On Friday, September 20, Miami Marlins starting pitcher Jose Fernandez ended the top of the eighth inning by inducing a ground out off of the bat of Washington Nationals second baseman Daniel Murphy. That night Fernandez was brilliant, stymieing the Nationals offense to the tune of zero runs on just three hits while striking out 12 over eight innings.

I happened to be listening to the game on satellite radio in my car while I was grabbing dinner for my family. Little did I know that it would be the last time that I would be marveled by the talent of the young man who originated from Santa Clara, Cuba.

On Sunday I woke to the news that the 24-year-old Fernandez had died in a boating accident in Miami. Much like the rest of the baseball and sporting world, I was astonished by the tragic loss of the young superstar. Monday night, I watched the touching tribute in his honor by his Marlins family. I was actually taken back by Dee Gordon‘s amazing leadoff home run donning his fallen teammates jersey, followed by his emotional trip around the bases, fighting back tears as he touched home plate. After the game, Gordon called the home run the most amazing moment of his life. If you weren’t moved by that game and the tributes for Fernandez both before and after the game, then you must not truly love the game of baseball.

I don’t have kids, so hitting a HR for Jose Fernandez is the best moment of my life.
Dee Gordon

Jose Fernandez was a player who reminded us all just how amazing the game of baseball is, and that we should love every opportunity that we have to be a part of it. Whether you’re a player, a coach, a fan, or in any way involved directly to the game of baseball, you would be lucky if you could love baseball as much as Fernandez did.

Now having a couple days to digest the news, I decided that I needed to express my feelings on the loss of Fernandez in hopes that I can illustrate to young ballplayers the importance of being like Jose Fernandez and how much he meant to the game of baseball outside of the box score.

You see, Fernandez was much more than an immensely talented young pitcher to baseball. Fernandez was an exuberant personality with an endless love for the game of baseball. He was a fiery competitor, and the ideal teammate to his Marlins brethren. Fernandez was the type of player who young athletes should aspire to be like, and he was a rare treat to watch in the current era of Major League Baseball.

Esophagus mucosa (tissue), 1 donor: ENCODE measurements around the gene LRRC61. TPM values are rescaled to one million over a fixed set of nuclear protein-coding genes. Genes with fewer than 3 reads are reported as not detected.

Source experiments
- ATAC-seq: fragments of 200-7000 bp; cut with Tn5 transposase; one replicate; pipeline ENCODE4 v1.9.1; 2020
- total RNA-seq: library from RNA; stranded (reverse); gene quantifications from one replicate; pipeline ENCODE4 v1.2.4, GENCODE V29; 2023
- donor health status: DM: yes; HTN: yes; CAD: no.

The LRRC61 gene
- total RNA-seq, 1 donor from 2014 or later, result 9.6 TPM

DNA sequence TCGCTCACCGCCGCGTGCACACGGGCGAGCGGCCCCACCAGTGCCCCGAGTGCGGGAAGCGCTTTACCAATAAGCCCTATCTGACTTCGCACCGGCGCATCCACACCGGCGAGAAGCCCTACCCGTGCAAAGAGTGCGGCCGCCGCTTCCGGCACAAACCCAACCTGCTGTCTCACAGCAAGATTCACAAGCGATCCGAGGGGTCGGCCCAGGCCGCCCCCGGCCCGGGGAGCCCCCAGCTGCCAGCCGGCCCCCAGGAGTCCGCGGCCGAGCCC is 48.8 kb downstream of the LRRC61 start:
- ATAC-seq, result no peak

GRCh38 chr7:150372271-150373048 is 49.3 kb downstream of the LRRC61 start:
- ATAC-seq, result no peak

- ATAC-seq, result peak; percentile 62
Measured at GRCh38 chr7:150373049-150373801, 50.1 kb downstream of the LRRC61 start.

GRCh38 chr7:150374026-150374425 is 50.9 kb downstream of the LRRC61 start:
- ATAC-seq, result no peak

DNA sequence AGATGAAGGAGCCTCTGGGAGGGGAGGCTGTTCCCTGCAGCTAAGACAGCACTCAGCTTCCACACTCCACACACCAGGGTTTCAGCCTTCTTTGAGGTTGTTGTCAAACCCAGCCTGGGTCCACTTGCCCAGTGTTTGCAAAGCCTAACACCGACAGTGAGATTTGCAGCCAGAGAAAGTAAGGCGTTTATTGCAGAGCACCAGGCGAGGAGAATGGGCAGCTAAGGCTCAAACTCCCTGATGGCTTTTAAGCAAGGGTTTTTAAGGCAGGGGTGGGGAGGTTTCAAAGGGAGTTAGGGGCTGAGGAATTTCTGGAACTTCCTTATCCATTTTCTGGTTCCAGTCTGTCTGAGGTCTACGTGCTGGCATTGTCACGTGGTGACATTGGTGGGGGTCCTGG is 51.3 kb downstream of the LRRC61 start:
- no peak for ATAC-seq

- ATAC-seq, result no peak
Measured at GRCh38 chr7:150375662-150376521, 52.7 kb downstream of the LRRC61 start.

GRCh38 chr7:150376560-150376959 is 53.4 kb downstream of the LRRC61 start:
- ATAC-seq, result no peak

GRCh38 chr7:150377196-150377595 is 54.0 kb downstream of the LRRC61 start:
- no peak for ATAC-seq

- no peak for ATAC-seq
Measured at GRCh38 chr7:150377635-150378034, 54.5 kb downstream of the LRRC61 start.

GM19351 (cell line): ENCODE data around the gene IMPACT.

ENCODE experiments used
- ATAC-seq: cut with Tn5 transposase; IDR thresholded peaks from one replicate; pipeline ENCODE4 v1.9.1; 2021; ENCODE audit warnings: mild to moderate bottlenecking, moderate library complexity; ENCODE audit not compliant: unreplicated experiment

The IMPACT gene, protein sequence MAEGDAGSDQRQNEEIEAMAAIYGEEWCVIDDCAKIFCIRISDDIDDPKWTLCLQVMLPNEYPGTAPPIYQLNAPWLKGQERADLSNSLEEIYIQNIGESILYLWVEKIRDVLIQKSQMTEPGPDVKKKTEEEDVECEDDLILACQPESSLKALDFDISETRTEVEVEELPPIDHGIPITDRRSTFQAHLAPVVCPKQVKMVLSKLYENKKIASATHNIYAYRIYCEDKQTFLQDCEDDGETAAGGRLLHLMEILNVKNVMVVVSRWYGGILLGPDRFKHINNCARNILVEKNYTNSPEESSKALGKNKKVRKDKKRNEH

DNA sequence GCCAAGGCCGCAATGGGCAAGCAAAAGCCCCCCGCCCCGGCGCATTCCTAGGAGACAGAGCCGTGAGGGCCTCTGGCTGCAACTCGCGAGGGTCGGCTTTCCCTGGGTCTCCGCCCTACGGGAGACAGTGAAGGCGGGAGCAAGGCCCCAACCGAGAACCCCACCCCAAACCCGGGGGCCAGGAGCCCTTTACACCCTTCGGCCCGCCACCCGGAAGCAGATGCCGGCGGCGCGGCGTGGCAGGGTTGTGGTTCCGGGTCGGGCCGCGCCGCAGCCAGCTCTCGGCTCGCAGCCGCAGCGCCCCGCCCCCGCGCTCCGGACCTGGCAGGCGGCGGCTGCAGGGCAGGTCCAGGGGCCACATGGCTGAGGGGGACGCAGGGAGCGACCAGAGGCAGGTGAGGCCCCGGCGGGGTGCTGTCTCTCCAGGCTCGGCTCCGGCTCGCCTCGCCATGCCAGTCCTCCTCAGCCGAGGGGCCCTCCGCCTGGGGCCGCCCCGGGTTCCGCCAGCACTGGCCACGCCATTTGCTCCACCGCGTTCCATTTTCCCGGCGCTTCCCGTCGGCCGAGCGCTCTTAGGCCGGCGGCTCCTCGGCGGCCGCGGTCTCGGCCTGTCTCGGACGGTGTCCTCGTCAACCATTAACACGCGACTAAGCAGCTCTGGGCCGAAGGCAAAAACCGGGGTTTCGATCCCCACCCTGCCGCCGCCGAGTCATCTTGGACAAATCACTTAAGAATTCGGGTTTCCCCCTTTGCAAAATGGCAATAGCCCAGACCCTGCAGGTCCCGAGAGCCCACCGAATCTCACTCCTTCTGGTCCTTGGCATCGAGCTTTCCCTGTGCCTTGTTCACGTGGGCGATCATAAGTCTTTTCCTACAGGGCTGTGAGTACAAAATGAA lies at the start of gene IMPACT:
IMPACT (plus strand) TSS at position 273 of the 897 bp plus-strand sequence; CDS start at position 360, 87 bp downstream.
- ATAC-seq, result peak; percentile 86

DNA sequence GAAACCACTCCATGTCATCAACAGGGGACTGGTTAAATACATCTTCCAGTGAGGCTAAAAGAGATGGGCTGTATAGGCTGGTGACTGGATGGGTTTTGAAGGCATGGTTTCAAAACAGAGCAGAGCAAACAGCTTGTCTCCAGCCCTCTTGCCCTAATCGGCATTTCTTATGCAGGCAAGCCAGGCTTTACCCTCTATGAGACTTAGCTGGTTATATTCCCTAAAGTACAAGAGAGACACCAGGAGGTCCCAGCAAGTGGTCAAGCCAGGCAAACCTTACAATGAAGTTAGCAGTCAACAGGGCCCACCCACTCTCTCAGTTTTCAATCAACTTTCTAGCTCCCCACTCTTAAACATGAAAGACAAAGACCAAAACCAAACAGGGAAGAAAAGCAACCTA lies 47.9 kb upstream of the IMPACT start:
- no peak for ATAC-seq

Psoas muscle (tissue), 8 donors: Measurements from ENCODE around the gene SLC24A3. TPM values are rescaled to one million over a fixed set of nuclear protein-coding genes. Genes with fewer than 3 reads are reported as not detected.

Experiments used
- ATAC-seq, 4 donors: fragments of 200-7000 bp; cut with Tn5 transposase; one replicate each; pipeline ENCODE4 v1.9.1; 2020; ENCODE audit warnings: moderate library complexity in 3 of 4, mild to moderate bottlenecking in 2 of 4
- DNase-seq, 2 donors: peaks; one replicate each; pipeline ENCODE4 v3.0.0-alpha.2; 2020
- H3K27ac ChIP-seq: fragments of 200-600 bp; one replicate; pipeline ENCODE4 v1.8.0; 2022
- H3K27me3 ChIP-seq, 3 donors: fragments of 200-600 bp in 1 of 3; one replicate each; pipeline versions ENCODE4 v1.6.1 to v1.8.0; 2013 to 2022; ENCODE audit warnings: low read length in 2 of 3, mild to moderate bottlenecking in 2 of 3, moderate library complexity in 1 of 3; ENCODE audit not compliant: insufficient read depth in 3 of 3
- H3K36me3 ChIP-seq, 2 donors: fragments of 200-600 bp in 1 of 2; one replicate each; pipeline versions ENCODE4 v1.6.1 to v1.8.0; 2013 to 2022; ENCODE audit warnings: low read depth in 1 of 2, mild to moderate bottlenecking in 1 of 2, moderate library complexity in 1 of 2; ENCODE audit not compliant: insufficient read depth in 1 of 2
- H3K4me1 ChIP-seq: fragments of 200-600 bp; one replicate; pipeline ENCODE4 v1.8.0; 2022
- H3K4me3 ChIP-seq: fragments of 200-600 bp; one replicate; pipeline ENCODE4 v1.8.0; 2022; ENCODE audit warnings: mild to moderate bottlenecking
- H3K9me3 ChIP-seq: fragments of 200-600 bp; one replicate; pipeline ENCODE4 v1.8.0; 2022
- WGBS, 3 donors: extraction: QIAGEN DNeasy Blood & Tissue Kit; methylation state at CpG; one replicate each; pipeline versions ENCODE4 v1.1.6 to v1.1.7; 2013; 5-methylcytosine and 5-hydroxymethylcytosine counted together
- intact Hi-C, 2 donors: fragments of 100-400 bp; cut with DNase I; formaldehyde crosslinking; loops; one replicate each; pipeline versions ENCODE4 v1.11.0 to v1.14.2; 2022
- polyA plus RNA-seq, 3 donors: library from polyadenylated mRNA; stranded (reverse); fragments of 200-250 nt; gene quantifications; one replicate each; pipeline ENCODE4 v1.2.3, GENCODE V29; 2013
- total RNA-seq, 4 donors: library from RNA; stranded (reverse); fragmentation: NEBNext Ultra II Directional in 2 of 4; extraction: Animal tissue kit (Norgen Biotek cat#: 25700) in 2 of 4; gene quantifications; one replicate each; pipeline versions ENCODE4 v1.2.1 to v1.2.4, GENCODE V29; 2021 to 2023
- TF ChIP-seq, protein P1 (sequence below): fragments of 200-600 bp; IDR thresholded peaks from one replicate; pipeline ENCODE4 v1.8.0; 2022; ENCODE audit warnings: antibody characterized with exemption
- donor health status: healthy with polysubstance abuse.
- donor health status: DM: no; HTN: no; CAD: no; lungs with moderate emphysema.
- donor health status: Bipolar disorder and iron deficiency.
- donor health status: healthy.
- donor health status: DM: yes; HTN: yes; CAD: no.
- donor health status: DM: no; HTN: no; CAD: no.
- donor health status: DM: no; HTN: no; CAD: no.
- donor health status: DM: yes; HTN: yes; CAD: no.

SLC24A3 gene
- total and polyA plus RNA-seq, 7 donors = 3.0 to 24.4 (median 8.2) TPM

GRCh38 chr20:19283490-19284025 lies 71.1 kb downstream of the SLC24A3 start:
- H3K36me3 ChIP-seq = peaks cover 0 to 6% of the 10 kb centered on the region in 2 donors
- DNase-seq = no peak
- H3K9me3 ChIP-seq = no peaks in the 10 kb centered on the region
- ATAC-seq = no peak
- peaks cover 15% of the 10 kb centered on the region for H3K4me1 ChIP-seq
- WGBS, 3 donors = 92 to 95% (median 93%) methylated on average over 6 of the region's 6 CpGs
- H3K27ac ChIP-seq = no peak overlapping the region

I compete. I compete like crazy. That is just the person I am. I like to have fun. I want for people to say he was always having fun. I want people to say he was a hard worker, that he’s not going to give up. That’s it. That’s all I can ask for.

Baseball is my life. It’s just fun, man, to come out on the field and to do what your dream is. Sometimes we forget that.
Jose Fernandez

Fernandez had to defy great odds just to have the opportunity at the “American Dream.” Following three unsuccessful attempts at defecting from his native home of Cuba, with each attempt resulting in a prison sentence, Fernandez finally made it to Mexico in 2007. On that successful attempt Fernandez had to save the life of his mother, who fell overboard. Fernandez, his mother, and his sister eventually moved to Tampa, Florida, in 2008.

Fernandez continued his fight to obtain his education and citizenship Marlins Starting Pitcher <a rel=in 2011, when he turned down $1.3 million from the Cincinnati Reds to challenge the Florida High School Athletic Association’s decision that ruled him ineligible for his senior year as a result of Fernandez entering the ninth grade while in Cuba in 2006. Fernandez won his appeal and was able to play his senior season at Braulio Alonso High School in Tampa.

Fernandez would have been able to sign with the Reds as an international free agent, and most American high school athletes would not be presented with the same opportunity. I would be willing to bet that a large number of them would have taken the Reds’ offer and bypassed their senior year in high school. Fernandez, a kid at the time, who grew up poor, served three prison sentences, and nearly lost his mother just to make it to the United States, turned down money he’d only dreamed of to stay in school and finish what he had started.

Credit: Miami Marlins

Credit: Miami Marlins